Painted in oils, sweeping up Autumn leaves in St. Andrew’s churchyard, Corbridge, Northumberland. The oldest part of the church originated in 7th Century Saxon times, much of it built out of stone taken from the nearby, then derelict, Roman garrison town.
The Roman presence at Corbridge, then known as Coria, where the Romans built a bridge over the River Tyne, (Coria Bridge – giving the place it’s name) continued for some 300 years until early in the 5th Century.
Corbridge, is at the intersection of Dere Street and Stanegate, the former Roman main roads North/South and East/West. Hadrian’s Wall is approximately 2 miles,to the North.
A watercolour of one of the streets of Corbridge, where I live. In an earlier post I said that Corbridge has Roman origins from AD 70′ when a fort and strategic river crossing of the Tyne, were built and ultimately as a garrison town for more than 300 years.
The base of St. Andrews Church tower (seen in the picture), as part of the original church, was built by German origin Saxons in about AD 600′ from stone readily available from the ruins of the Roman town.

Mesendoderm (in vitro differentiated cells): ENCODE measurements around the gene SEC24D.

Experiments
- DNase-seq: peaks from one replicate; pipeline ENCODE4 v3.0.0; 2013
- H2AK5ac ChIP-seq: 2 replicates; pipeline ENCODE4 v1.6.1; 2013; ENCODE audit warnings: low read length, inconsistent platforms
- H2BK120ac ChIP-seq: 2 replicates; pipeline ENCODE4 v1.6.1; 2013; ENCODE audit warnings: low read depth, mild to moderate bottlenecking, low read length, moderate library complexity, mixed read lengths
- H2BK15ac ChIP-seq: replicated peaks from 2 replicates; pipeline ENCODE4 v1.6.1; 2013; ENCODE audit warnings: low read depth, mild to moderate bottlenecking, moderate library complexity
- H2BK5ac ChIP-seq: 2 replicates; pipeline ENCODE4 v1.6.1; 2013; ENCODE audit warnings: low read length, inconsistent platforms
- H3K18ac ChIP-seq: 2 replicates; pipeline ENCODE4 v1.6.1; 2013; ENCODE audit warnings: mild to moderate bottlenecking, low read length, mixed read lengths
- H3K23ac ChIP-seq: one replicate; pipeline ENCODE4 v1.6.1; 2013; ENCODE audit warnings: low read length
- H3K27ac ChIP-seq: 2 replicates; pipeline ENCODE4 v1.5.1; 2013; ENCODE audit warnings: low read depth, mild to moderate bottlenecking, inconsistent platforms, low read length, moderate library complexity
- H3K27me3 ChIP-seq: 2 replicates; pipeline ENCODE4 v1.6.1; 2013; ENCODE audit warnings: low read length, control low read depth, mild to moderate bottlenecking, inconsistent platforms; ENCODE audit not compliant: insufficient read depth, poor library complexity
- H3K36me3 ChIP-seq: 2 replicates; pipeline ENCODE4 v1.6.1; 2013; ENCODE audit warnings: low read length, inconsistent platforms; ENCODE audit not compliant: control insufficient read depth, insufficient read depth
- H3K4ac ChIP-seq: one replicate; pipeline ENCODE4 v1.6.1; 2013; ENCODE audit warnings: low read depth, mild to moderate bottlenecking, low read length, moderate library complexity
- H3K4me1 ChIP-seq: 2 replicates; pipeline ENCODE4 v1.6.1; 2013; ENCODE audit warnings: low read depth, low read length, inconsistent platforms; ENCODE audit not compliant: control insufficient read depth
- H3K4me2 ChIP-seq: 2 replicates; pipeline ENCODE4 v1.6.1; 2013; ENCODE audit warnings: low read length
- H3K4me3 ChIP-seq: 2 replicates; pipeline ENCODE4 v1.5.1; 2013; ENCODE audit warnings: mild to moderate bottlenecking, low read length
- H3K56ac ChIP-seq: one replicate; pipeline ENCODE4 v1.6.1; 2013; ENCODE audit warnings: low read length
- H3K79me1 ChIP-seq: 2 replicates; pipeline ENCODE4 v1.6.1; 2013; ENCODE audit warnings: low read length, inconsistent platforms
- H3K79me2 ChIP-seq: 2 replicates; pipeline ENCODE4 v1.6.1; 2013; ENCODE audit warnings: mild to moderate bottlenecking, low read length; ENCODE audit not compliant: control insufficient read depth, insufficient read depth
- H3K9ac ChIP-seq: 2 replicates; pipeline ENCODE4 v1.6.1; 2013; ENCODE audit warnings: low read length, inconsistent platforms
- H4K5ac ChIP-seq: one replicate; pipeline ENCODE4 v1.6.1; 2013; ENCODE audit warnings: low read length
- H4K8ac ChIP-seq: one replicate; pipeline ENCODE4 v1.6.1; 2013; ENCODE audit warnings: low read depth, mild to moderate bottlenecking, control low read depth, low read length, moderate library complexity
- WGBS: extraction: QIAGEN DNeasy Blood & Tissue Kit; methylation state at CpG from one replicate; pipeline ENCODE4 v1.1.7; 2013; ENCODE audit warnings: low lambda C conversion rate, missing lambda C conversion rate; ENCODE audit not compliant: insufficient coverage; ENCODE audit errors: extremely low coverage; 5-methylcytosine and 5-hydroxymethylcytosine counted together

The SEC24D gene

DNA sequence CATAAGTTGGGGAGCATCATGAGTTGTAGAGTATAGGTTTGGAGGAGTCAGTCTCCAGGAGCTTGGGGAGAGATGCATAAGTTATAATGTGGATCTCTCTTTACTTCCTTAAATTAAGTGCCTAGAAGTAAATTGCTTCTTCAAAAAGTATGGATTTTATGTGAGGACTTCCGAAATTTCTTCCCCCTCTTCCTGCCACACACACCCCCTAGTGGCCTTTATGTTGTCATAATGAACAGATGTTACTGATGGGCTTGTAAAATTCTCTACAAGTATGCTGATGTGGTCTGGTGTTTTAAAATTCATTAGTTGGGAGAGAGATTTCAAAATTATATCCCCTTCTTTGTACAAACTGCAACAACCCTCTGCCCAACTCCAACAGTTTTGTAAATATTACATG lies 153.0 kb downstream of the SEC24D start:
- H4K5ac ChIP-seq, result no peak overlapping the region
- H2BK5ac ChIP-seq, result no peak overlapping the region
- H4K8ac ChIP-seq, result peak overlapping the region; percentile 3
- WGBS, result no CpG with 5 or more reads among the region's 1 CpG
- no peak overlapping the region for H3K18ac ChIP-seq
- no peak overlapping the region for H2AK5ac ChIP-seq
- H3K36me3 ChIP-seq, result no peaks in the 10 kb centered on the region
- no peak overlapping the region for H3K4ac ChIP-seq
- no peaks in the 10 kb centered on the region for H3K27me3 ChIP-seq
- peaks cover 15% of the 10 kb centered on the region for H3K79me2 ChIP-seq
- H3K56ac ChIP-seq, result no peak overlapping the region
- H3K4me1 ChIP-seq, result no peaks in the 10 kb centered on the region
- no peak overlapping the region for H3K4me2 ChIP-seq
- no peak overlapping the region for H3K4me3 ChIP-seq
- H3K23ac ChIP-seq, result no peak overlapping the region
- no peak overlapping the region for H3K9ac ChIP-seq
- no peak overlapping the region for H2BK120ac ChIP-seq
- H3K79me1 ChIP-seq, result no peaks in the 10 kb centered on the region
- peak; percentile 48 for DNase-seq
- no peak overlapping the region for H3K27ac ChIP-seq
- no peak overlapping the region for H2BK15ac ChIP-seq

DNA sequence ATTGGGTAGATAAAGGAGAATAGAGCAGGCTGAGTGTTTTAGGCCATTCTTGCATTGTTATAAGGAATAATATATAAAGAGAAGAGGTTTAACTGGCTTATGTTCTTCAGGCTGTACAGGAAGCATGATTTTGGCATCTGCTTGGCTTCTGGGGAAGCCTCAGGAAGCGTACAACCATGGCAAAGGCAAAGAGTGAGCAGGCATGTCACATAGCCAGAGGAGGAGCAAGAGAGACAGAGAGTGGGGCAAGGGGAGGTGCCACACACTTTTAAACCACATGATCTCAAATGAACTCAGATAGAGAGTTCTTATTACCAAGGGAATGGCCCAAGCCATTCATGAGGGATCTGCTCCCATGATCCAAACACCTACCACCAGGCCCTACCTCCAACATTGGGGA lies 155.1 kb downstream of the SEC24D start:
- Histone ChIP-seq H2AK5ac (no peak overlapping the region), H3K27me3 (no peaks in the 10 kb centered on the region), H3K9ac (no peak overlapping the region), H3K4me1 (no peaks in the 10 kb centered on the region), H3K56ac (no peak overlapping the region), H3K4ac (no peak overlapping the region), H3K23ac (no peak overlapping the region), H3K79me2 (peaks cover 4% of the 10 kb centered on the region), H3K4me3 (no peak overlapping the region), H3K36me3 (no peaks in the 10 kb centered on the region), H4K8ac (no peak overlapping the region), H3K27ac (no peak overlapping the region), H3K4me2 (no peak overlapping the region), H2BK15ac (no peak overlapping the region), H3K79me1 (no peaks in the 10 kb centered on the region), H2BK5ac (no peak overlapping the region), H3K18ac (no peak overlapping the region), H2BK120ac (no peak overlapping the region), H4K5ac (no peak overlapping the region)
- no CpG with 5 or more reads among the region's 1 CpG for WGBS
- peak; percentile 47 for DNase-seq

The Roman East/West road, The Stanegate, intersects with the street in the picture, to the right opposite the church tower. The road is still in use, running towards the Roman town site and original bridge, where it joined the North/South road, Dere Street.
An oil painting of St. Andrews Church, Corbridge in the autumn. I live in Corbridge, a former Roman garrison town about a mile South of Hadrian’s Wall sited on the then important intersection of two main Roman roads – Dere Street (North – South) and the Stanegate (East – West).
St. Andrews Church originated with the Saxons, in about the year 600 and was substantially added to in Norman times in 13th century when Corbridge was second in size only to Newcastle, in the North East. Now it is a small village on the banks of the river Tyne with about 3000 inhabitants.